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Italian missionary in Taipei: “Our situation cannot be compared to Ukraine’s, but there are concerns”

"Our situation does not compare to Ukraine's, because there is no interest in starting a war now", an Italian missionary in Taipei who has been living and serving in the capital of Taiwan for the past 30 years, told SIR. However, there are some concerns. "We are closely following the news concerning military drills taking place offshore, in the sea space near China, with provocative incursions.” “I suspect it's a display of military muscles," says the missionary: "China's president has no interest in stirring murky waters. He is seeking a third term for President in November's election”


Our situation does not compare to Ukraine’s, because there is no interest in starting a war now. Taiwan’s economy largely depends on semiconductor chip manufacturing. Millions are being invested towards fast-tracking nanotechnology research. This area of research takes time, and time does not contemplate a war. There is certainly widespread concern, and it is hoped that the military drills will end soon”, says a source who requested to remain anonymous. The person speaking to SIR is an Italian missionary who has been living and serving in Taiwan’s capital city for the past 30 years. As he is speaking, Chinese fighter jets and ships crossed the “median line” of the Strait several times on the second day of large-scale military drills staged by an irate China in response to US House Speaker Nancy Pelosi’s visit to Taipei.

According to military sources, 22 Chinese military aircraft entered Taiwan’s air defence zone, crossing the median line of the Taiwan-China Strait. These included 12 Sukhoi Su-30 fighter jets, six Shenyang J-11 fighter jets and two Shenyang J-16 fighter jets. In response, the Taiwanese military activated its missile defence systems and scrambled fighter jets. We are closely following the news concerning military drills taking place offshore, in the sea space near China, with provocative incursions”, the missionary reported. “Military aircraft have entered Taiwan’s air defence zone several times. This means not over the island but around it, towards the Philippines and Japan. Therefore the atmosphere is definitely tense and although Taiwan is the target, Japan has also intervened and protested.” Angered by Japan’s criticism of China’s manoeuvres around Taiwan, the Chinese Foreign Ministry summoned the Japanese ambassador to lodge a formal protest.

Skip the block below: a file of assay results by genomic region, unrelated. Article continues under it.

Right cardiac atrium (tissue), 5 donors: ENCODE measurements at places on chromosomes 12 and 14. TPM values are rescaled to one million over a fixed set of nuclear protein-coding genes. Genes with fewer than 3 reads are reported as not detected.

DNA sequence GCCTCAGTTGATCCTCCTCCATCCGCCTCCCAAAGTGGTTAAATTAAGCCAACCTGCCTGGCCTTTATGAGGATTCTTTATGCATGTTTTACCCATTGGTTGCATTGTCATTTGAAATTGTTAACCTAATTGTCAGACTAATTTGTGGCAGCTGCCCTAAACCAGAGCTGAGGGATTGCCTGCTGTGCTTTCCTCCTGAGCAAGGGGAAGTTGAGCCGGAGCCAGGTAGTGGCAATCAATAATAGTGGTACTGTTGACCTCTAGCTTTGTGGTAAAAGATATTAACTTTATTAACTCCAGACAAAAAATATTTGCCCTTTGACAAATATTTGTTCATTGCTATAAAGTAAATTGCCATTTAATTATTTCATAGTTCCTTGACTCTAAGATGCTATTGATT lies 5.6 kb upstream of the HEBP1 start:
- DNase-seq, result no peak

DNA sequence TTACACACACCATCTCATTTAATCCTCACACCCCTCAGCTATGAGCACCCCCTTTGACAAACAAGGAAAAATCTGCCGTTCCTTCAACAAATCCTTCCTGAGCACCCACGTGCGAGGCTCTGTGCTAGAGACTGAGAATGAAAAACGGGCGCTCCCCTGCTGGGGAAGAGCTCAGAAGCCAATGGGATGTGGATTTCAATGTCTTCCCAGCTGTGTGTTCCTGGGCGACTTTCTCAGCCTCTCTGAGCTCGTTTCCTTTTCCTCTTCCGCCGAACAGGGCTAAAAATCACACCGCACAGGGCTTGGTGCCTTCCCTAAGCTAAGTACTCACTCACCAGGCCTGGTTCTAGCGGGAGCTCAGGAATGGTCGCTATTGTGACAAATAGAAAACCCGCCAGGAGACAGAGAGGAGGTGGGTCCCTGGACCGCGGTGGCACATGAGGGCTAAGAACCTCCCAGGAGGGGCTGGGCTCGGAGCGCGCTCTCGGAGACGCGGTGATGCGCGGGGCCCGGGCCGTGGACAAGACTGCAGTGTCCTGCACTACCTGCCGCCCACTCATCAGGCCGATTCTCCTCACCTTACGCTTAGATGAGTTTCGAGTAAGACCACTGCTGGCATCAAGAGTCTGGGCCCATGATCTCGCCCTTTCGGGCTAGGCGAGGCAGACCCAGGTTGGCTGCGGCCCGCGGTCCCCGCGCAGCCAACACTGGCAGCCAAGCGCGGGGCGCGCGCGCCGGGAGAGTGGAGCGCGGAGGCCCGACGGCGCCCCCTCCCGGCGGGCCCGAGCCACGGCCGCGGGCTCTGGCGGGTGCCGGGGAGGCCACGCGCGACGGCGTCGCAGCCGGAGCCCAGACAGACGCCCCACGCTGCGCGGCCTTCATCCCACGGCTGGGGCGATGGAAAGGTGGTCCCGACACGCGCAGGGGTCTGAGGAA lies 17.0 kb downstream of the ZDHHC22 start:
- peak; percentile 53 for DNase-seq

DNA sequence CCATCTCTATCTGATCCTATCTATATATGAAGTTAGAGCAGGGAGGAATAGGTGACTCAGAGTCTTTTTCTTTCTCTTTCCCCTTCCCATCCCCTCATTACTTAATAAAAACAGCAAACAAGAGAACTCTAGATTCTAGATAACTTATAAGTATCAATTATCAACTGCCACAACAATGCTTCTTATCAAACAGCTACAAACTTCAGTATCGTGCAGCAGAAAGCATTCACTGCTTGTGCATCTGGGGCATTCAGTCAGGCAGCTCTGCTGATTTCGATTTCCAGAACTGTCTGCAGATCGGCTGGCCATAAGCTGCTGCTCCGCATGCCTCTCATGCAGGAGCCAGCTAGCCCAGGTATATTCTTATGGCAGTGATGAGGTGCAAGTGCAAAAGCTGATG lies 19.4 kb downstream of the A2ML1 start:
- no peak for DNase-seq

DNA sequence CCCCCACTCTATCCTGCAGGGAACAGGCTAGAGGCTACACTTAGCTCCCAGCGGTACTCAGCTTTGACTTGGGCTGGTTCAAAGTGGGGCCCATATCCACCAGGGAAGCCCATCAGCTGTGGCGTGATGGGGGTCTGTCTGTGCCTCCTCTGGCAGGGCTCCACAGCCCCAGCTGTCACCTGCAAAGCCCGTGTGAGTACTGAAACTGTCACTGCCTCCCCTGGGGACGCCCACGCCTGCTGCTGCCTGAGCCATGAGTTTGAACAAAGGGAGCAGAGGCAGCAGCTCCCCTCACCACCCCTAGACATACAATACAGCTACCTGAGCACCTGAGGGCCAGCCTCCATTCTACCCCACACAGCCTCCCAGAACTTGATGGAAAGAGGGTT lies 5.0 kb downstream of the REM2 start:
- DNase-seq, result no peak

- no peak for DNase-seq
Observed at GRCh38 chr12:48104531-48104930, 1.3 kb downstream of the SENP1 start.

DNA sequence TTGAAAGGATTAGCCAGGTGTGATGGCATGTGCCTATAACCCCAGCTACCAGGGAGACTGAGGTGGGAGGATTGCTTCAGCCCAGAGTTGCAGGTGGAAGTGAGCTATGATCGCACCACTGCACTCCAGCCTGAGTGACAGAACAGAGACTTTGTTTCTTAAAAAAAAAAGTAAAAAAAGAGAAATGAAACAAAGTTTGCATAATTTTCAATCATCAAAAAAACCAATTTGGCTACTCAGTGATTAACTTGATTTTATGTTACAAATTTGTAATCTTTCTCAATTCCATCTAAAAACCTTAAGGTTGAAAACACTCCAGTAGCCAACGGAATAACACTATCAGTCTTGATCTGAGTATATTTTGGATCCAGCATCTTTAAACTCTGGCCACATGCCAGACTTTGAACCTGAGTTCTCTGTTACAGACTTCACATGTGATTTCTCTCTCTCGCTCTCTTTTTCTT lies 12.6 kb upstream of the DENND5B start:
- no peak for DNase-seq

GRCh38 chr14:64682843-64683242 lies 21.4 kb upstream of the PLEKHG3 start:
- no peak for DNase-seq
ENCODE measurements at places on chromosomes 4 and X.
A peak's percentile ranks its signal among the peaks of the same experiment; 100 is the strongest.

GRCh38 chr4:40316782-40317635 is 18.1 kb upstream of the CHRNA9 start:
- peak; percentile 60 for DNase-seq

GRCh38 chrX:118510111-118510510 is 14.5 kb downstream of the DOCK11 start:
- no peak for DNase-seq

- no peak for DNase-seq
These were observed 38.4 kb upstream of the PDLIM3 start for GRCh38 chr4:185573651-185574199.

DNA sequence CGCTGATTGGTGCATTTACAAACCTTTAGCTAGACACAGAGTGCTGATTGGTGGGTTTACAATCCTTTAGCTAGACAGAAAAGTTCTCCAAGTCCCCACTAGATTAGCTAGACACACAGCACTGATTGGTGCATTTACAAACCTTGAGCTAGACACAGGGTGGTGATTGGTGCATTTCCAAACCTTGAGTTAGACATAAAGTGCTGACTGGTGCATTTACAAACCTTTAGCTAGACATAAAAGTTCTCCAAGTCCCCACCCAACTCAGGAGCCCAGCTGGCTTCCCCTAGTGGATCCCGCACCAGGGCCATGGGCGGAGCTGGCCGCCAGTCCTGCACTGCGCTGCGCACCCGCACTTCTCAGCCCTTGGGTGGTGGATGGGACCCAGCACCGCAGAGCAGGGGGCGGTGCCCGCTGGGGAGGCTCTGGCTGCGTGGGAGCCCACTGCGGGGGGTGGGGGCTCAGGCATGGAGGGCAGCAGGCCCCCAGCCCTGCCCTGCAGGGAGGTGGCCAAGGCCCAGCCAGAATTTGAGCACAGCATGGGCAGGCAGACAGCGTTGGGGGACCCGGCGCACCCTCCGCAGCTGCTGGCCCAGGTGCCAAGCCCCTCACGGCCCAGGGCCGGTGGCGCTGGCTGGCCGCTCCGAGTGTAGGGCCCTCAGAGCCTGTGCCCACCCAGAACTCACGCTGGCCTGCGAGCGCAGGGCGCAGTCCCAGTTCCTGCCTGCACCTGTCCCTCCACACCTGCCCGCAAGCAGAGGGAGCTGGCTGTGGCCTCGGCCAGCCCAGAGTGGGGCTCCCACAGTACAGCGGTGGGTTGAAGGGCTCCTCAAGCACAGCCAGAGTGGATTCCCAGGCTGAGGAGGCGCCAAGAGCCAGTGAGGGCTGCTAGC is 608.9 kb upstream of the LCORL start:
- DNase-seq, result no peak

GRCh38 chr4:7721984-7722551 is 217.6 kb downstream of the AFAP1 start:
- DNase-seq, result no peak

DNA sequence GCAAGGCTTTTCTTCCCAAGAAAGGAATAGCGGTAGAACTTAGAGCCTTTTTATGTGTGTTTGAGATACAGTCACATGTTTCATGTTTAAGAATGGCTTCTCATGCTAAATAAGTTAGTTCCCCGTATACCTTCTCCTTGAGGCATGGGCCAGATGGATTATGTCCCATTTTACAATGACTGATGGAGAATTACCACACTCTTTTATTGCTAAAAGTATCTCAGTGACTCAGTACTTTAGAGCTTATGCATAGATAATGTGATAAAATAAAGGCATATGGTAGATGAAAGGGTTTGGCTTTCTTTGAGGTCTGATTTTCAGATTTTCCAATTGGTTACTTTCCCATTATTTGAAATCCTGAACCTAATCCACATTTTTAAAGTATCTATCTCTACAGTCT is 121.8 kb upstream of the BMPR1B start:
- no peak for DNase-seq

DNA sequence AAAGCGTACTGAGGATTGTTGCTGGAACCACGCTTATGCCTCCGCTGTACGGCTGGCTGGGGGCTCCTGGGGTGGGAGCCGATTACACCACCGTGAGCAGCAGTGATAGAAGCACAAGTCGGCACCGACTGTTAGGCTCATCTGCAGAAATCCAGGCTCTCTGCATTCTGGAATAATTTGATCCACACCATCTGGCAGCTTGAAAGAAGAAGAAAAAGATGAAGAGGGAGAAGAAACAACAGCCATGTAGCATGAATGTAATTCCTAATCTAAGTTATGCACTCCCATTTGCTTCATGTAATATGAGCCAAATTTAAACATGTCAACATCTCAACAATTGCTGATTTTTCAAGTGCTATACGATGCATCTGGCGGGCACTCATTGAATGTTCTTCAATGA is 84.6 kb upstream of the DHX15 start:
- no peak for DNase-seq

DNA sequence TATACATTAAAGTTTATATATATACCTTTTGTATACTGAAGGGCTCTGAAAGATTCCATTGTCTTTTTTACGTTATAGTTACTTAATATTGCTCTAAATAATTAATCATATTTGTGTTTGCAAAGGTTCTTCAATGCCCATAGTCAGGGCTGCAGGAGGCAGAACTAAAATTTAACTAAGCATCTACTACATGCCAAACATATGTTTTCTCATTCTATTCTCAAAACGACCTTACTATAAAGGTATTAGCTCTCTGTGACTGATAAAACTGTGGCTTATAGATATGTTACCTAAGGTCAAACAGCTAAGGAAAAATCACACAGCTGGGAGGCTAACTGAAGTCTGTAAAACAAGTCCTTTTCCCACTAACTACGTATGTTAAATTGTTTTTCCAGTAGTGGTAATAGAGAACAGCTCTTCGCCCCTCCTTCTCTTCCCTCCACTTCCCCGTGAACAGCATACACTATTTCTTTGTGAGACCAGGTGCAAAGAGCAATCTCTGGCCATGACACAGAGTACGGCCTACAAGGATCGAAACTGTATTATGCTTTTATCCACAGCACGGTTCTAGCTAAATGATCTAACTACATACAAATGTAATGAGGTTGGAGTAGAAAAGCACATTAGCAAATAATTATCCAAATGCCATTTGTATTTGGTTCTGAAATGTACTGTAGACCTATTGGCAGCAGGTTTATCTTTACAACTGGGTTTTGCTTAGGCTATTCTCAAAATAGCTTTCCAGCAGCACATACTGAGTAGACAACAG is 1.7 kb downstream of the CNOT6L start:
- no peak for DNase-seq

People in Taipei and on the island continue working and leading their normal everyday lives. “I too think that no one has an interest in precipitating the situation now,” notes the missionary. “In my opinion it’s a show of military muscles. Even China’s president has no interest in stirring murky waters. He seeks a third term in power, but it will require an amendment in the Constitution, while tensions are rising with regard to the various party lines.” Taiwan has historically served as a ‘testing ground for China’s security and strength. Reunification is one of its long-term goals. It would represent a consecration for both President Xi Jinping and the Chinese Communist Party. However, any attempt to obtain it by force would be very costly and could even jeopardise the very survival of the CCP regime if the military operation failed. “I do hope – remarks the missionary – that what is happening now in Taiwan’s seas and skies is not an operation meant to deflect attention from China’s internal woes, but it should be remembered that in China losing face is a serious business, and Pelosi’s visit to the island must have upset many.” Also because such a high-level visit represents a formal, de facto recognition of the sovereignty of the host country. And this is utterly intolerable for the Chinese giant. The missionary describes the population’s attitude during these hours of tension, but even in this case the picture is rather complex. The elderly who came here from China are all dead now. They wished to return to China, because they had left their families and there was a longing for kinship. Their children settled in Taiwan. They built their future here and are now in their sixties. Their grandchildren have almost all emigrated. Taiwan served as a springboard to move to other world countries. There are some young people in the parish, but those over 30 have left.”

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